No reliable estimates are available on the incidence in cancer patients. This information is valuable for planning patient care and developing measures that may prevent or decrease the likelihood of metastatic brain disease.
Brain metastases are the most common cause of malignant brain tumours in adults. Of the nearly 1·5 million patients in the USA who received a primary diagnosis of cancer in 2007, about 70 000 of these primary diagnoses are estimated to eventually relapse in the brain 1) 2)).
Between 20% and 40% of all patients with metastatic cancer will have brain metastases at autopsy 3).
Rates of CNS involvement in metastatic cancer are believed to be increasing, possibly owing to better control of systemic disease with novel chemotherapies or improved metastasis detection.
However, controversies exist regarding demographic and clinical profile of brain metastases.
Analysis from the Kentucky and Alberta cancer registries similarly demonstrated the aggressive nature of lung cancer and its propensity for BM at initial presentation. Besides widespread organ involvement, no synchronous organ site predicted BM in lung cancer. BM is a common and important clinical outcome, and use of registry data is becoming more available 4).
Despite the frequency of brain metastases, prospective trials in this patient population are limited, and the criteria used to assess response and progression in the CNS are heterogeneous 5).
From different cancers.
The majority of brain metastases originate from primary cancers in the lung (40–50%) or breast (15–25%), or from melanoma (5–20%) 9)
They are common in elderly population and mostly due to primary lung. Adenocarcinoma was the most common histology of primary. Majority of lesions has been observed at parietal lobe 10).
Whether brain metastases harbor distinct genetic alterations beyond those observed in primary tumors is unknown.
Brastianos et al. detected alterations associated with sensitivity to PI3K/AKT/mTOR, CDK, and HER2/EGFR inhibitors in the brain metastases. Genomic analysis of brain metastases provides an opportunity to identify potentially clinically informative alterations not detected in clinically sampled primary tumors, regional lymph nodes, or extracranial metastases 11).
CDH2, KIFC1, and FALZ3
Magnetic resonance imaging with contrast enhancement is the imaging procedure of choice to diagnose and characterize brain metastases. Multiple lesions with marked vasogenic edema and mass effect are typically seen in patients with brain metastases. The classical appearance of a metastasis is a solid enhancing mass with well-defined margins and extensive edema. Occasionally, central necrosis produces a ring enhancing mass.
The MR assessment should include T1-weighted images with and without enhancement and T2/FLAIR images. They usually appear as multiple lesions with nodular or annular enhancement and are surrounded by edema. They are hypervascularized and have no restriction of their diffusion coefficient in their necrotic area and contain lipids on 1H spectroscopy. Metastases can be distinguished from primary tumors by the lack of malignant cell infiltration around the tumor 12).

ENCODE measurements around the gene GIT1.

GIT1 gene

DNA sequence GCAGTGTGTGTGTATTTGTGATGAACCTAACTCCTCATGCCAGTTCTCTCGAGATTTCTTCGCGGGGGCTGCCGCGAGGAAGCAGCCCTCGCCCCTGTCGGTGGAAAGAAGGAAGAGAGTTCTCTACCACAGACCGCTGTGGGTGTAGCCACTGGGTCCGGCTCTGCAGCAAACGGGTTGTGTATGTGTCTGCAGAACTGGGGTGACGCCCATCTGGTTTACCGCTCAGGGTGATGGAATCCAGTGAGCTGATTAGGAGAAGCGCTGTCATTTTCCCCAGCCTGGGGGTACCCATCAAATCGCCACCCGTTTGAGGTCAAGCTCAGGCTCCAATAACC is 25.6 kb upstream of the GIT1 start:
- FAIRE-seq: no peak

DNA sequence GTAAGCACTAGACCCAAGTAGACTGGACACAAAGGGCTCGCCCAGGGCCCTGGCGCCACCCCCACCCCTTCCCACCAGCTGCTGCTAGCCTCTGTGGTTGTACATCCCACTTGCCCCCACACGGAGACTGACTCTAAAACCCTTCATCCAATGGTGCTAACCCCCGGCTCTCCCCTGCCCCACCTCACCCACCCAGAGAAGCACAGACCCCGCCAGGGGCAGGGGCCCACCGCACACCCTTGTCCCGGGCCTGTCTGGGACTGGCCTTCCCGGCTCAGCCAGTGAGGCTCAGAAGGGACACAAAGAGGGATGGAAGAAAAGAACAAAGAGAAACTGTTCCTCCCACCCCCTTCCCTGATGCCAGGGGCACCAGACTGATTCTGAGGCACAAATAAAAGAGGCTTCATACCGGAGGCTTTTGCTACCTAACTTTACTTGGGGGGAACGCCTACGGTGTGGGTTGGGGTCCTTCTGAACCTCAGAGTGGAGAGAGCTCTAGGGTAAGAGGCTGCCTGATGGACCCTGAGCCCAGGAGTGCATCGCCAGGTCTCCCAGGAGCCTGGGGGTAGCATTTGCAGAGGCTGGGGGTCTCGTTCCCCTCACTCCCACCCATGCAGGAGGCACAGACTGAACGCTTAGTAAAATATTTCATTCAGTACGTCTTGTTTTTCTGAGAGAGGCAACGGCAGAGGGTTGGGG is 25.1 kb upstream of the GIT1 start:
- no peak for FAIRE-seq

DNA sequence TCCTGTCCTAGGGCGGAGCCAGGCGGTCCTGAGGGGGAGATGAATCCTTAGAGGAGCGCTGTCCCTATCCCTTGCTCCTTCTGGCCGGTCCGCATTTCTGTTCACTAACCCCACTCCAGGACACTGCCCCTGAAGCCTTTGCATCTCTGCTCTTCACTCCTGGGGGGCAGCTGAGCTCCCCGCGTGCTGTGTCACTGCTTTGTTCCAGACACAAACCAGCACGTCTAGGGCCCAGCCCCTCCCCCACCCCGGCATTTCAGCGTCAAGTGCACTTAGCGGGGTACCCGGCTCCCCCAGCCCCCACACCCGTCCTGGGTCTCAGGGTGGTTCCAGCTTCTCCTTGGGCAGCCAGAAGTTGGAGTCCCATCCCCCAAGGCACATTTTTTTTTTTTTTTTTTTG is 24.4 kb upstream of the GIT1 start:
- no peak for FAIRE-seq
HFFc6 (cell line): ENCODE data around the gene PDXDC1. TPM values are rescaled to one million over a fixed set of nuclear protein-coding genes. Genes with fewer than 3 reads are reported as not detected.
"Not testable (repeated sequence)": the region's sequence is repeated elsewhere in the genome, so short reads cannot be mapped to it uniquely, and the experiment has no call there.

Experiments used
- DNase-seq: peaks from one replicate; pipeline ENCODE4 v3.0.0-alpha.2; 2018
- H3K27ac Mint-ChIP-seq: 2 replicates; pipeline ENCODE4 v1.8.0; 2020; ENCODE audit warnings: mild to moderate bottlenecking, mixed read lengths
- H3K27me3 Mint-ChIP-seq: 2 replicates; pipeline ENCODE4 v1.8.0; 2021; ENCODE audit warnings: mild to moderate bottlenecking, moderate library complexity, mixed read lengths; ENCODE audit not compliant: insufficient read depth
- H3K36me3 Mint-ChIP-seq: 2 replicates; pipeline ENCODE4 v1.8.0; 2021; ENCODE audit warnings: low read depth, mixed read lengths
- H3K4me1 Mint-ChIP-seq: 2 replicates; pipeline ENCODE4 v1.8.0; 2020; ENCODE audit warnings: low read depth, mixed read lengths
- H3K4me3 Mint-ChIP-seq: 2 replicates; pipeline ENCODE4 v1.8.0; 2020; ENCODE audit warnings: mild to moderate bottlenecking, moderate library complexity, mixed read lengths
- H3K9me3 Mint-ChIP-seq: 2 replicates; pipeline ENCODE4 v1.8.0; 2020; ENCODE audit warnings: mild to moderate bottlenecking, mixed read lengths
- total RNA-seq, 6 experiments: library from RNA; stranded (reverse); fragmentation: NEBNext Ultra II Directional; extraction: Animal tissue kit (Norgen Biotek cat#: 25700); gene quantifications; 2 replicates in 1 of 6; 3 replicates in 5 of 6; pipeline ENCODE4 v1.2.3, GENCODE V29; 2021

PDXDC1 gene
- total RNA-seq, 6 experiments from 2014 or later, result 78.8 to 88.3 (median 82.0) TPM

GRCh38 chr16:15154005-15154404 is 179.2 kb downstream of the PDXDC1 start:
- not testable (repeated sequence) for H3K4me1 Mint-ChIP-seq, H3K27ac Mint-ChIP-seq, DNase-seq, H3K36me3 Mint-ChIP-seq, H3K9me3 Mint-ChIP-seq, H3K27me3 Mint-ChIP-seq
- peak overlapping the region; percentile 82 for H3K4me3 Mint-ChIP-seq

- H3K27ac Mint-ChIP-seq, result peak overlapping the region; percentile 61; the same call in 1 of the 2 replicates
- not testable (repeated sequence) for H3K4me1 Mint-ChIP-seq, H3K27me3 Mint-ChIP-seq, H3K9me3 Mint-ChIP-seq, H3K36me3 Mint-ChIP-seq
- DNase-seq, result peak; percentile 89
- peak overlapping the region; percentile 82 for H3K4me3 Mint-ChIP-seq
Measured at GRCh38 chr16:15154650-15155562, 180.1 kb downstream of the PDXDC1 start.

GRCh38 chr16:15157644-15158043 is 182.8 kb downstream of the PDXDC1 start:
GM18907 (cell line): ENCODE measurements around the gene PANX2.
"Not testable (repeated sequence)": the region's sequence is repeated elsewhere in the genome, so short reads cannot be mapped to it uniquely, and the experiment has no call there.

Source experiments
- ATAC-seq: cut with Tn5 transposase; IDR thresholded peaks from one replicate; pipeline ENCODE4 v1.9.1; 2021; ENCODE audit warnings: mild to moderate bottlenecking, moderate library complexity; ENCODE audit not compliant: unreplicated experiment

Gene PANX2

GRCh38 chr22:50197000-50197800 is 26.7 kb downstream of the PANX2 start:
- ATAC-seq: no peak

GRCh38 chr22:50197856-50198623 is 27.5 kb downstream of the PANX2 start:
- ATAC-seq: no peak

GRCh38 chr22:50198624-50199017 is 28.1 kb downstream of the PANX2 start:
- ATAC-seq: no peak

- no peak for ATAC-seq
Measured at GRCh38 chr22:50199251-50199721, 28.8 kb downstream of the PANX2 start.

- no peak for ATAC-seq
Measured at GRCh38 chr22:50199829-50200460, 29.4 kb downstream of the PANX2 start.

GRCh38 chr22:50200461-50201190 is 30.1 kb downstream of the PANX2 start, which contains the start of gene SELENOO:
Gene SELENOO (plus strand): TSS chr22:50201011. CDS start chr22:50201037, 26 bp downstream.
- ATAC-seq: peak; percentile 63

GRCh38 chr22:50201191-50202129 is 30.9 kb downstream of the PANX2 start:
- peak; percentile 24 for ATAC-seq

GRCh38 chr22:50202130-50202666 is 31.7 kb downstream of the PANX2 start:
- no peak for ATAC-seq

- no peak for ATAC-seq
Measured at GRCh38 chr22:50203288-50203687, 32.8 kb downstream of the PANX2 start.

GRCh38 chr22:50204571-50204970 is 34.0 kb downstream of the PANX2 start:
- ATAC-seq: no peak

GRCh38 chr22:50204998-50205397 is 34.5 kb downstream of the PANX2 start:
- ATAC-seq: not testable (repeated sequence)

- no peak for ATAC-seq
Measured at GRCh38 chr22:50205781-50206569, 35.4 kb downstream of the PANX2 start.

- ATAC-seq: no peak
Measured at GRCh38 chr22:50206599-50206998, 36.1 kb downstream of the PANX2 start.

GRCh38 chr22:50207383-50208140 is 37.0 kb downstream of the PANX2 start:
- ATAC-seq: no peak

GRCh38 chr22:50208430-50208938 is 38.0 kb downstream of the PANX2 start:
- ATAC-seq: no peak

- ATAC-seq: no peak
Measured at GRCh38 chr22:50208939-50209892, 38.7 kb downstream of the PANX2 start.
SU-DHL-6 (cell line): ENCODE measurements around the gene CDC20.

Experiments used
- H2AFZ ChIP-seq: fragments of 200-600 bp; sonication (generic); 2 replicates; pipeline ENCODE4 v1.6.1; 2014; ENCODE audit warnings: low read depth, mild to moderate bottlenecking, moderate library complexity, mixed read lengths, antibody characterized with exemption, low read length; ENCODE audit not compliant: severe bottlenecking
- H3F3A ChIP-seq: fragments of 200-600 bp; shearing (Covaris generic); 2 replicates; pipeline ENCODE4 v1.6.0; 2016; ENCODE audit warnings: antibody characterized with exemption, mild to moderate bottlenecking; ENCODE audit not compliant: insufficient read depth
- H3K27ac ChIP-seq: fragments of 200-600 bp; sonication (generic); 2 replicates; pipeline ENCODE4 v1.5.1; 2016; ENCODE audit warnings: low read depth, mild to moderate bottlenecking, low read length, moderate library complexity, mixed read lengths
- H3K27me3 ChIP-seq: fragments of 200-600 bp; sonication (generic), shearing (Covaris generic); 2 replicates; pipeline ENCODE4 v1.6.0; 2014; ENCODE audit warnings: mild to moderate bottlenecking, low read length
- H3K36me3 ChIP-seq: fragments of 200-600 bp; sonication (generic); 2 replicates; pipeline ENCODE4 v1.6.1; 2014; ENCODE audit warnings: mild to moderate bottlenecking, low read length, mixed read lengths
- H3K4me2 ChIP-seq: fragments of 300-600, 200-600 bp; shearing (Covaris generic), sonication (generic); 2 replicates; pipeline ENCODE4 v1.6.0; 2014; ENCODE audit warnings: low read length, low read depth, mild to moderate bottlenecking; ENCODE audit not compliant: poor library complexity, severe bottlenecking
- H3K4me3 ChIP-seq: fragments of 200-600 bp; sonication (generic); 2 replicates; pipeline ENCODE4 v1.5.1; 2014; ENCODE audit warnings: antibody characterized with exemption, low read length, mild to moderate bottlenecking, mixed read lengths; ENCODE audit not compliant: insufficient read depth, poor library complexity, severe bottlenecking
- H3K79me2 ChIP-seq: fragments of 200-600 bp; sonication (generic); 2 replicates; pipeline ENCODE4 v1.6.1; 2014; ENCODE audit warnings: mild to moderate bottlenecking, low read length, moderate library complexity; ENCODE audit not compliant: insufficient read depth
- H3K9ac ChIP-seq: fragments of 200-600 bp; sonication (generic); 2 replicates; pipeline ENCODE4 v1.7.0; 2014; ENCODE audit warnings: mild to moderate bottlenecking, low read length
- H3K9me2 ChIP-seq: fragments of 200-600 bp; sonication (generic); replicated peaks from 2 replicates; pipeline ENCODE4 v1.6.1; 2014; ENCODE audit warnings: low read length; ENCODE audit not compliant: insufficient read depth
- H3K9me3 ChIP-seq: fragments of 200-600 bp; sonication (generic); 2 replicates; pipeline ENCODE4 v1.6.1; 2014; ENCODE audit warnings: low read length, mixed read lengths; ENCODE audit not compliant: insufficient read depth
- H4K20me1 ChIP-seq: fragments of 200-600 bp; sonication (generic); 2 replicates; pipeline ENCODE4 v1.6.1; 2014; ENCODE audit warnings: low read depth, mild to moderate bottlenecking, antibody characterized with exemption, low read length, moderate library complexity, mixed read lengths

The management of patients with brain metastases has become a major issue due to the increasing frequency and complexity of the diagnostic and therapeutic approaches. In 2014, the European Association of NeuroOncology (EANO) created a multidisciplinary Task Force to draw evidence-based guidelines for patients with brain metastases from solid tumors. Soffietti et al. present these guidelines, which provide a consensus review of evidence and recommendations for diagnosis by neuroimaging and neuropathology, staging, prognostic factors, and different treatment options. Specifically, they addressed options such as surgery, stereotactic radiosurgery/stereotactic fractionated radiotherapy, whole-brain radiotherapy, chemotherapy and targeted therapy (with particular attention to brain metastases from non-small cell lung cancer, melanoma and breast and renal cancer), and supportive care 13).
Brain metastases are associated with a dismal prognosis. Treatment options for patients with brain metastases (BM) have limited efficacy and the mortality rate is virtually 100%.
Overall prognosis depends on age, extent and activity of the systemic disease, number of brain metastases and performance status. In about half of the patients, especially those with widespread and uncontrolled systemic malignancy, death is heavily related to extra-neural lesions, and treatment of cerebral disease doesn't significantly improve survival.
In such patients the aim is to improve or stabilize the neurological deficit and maintain quality of life. Corticosteroids and whole-brain radiotherapy usually fulfill this purpose. By contrast, patients with limited number of brain metastases, good performance status and controlled or limited systemic disease, may benefit from aggressive treatment as both quality of life and survival are primarily related to treatment of brain lesions.
Strong positive prognostic factors include good functional status, age <65 years, no sites of metastasis outside of the central nervous system (CNS), controlled primary tumor 14), the presence of a single metastasis in the brain, long interval from primary diagnosis to brain relapse, and certain cancer subtypes such as HER2 positive breast cancer brain metastases and EGFR-mutant non-small-cell lung cancer (NSCLC) 15) 16) 17)
It is presently unknown whether patients with brain metastases from heavily pre-treated cancers have a significantly different prognosis than those with less pre-treatment 19).